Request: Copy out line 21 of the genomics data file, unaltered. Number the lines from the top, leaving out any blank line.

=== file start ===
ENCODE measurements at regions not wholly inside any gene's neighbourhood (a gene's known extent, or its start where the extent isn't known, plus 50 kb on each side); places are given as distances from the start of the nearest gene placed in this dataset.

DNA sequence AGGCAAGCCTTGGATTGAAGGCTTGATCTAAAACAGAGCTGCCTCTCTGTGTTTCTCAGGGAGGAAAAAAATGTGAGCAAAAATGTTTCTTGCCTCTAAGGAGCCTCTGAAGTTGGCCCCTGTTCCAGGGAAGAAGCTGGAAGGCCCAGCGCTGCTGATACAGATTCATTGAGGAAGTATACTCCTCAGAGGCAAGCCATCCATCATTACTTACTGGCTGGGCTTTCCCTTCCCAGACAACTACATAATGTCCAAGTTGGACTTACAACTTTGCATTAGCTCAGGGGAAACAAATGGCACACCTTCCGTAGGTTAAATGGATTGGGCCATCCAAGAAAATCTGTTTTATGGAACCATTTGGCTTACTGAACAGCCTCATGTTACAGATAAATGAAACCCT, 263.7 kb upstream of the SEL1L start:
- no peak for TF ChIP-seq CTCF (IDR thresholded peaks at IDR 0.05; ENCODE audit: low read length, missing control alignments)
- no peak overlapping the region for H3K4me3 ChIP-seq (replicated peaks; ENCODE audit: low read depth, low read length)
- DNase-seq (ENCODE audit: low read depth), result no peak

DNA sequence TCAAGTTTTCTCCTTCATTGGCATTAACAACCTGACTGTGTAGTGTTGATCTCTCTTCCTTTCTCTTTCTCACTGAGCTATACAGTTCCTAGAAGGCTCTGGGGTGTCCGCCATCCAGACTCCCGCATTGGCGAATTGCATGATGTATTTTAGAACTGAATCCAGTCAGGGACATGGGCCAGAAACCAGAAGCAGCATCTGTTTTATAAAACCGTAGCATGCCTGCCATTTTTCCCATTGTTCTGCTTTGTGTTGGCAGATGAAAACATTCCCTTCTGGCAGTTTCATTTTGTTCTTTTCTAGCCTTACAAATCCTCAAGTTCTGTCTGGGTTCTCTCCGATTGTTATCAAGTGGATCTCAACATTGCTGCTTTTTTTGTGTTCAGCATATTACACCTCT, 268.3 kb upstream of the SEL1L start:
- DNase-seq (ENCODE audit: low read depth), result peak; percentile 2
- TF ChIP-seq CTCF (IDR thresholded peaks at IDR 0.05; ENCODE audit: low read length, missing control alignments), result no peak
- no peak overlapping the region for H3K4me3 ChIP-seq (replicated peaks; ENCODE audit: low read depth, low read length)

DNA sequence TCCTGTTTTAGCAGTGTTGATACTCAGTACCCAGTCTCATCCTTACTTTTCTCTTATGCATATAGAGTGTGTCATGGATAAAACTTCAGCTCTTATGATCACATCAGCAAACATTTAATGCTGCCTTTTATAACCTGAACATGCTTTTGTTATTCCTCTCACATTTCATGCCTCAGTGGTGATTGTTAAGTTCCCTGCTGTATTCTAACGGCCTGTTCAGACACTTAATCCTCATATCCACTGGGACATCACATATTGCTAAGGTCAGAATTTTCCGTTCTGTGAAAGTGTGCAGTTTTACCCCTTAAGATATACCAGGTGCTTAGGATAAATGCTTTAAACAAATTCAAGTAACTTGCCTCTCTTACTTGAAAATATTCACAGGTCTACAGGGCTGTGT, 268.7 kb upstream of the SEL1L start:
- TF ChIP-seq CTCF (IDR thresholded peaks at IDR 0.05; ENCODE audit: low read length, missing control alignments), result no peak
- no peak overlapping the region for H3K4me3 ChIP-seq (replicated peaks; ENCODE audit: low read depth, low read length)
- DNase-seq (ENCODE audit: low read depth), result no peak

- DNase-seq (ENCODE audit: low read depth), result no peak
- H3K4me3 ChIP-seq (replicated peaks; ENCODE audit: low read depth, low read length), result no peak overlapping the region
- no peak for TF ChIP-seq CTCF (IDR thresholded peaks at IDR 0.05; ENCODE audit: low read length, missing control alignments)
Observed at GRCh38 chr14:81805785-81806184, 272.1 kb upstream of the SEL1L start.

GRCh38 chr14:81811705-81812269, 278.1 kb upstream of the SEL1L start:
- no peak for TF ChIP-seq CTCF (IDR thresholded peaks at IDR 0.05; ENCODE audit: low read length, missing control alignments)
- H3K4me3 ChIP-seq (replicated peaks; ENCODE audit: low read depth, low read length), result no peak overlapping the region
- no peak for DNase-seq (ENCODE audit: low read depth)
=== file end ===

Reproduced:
- no peak for DNase-seq (ENCODE audit: low read depth)